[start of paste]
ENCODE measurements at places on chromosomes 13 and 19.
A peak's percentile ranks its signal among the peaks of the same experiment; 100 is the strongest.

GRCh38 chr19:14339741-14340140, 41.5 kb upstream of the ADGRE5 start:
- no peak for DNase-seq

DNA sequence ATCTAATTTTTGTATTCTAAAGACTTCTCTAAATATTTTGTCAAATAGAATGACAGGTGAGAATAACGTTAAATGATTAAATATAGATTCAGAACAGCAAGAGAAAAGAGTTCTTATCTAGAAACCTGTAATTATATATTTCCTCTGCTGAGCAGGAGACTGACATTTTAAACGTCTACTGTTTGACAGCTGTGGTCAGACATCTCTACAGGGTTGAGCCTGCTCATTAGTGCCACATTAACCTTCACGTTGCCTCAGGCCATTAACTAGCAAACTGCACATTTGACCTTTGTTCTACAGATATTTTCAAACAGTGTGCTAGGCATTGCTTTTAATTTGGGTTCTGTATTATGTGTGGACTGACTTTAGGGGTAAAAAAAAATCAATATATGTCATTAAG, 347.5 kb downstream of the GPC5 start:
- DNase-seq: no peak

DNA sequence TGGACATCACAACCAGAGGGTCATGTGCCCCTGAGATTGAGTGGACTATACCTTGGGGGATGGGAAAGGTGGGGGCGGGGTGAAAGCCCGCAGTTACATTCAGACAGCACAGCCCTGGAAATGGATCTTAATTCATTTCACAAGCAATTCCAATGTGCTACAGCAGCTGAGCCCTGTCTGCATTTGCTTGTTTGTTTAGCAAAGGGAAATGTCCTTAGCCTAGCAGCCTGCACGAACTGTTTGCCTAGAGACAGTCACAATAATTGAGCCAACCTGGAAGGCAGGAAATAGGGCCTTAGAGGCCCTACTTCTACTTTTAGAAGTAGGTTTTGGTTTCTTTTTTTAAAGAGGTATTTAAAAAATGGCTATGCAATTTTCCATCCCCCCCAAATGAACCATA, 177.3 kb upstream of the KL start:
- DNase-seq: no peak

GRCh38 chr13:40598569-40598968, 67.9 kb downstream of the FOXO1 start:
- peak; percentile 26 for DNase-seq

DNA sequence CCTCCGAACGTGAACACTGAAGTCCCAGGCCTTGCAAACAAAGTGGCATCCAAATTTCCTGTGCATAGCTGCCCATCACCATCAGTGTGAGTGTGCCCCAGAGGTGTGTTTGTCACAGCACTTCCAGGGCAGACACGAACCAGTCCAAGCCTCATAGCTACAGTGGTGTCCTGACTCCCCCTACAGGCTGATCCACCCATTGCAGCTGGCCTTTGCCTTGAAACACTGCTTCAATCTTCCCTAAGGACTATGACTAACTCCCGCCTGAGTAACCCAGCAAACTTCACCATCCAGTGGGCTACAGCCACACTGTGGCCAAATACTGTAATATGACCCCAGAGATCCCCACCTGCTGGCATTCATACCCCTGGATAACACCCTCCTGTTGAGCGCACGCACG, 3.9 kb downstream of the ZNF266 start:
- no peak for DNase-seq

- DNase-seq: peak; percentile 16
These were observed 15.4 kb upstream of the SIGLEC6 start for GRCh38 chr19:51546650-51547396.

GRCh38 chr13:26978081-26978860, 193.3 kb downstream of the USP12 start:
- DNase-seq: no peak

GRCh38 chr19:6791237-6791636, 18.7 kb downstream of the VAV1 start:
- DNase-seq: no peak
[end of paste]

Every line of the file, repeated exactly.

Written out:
ENCODE measurements at places on chromosomes 13 and 19.
A peak's percentile ranks its signal among the peaks of the same experiment; 100 is the strongest.

GRCh38 chr19:14339741-14340140, 41.5 kb upstream of the ADGRE5 start:
- no peak for DNase-seq

DNA sequence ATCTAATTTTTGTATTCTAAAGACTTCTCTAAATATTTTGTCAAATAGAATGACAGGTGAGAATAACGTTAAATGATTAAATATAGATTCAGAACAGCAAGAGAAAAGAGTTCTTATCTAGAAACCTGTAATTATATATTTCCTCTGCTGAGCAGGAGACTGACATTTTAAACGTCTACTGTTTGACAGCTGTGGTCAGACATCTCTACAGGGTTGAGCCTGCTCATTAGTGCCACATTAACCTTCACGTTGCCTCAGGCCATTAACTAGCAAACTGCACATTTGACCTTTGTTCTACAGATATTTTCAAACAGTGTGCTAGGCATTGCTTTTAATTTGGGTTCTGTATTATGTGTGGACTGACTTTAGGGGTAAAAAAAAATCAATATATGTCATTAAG, 347.5 kb downstream of the GPC5 start:
- DNase-seq: no peak

DNA sequence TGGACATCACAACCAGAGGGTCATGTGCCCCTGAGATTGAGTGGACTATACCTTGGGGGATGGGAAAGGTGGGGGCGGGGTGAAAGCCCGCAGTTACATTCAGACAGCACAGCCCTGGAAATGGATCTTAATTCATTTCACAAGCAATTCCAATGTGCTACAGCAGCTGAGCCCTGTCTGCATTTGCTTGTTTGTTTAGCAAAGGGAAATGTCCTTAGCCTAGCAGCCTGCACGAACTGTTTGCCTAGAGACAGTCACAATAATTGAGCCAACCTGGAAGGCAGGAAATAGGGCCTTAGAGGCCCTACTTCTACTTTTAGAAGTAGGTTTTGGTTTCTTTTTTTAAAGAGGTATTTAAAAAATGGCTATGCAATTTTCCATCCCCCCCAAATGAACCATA, 177.3 kb upstream of the KL start:
- DNase-seq: no peak

GRCh38 chr13:40598569-40598968, 67.9 kb downstream of the FOXO1 start:
- peak; percentile 26 for DNase-seq

DNA sequence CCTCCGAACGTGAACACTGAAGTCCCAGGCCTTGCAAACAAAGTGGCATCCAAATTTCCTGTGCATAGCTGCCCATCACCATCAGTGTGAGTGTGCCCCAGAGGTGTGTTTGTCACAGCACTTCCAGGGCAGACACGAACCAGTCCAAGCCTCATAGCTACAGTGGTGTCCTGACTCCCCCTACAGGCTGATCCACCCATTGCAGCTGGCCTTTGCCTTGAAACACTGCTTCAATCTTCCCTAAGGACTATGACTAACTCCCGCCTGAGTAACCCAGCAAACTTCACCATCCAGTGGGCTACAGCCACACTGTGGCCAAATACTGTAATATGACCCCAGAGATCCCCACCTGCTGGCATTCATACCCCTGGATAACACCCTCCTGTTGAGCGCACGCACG, 3.9 kb downstream of the ZNF266 start:
- no peak for DNase-seq

- DNase-seq: peak; percentile 16
These were observed 15.4 kb upstream of the SIGLEC6 start for GRCh38 chr19:51546650-51547396.

GRCh38 chr13:26978081-26978860, 193.3 kb downstream of the USP12 start:
- DNase-seq: no peak

GRCh38 chr19:6791237-6791636, 18.7 kb downstream of the VAV1 start:
- DNase-seq: no peak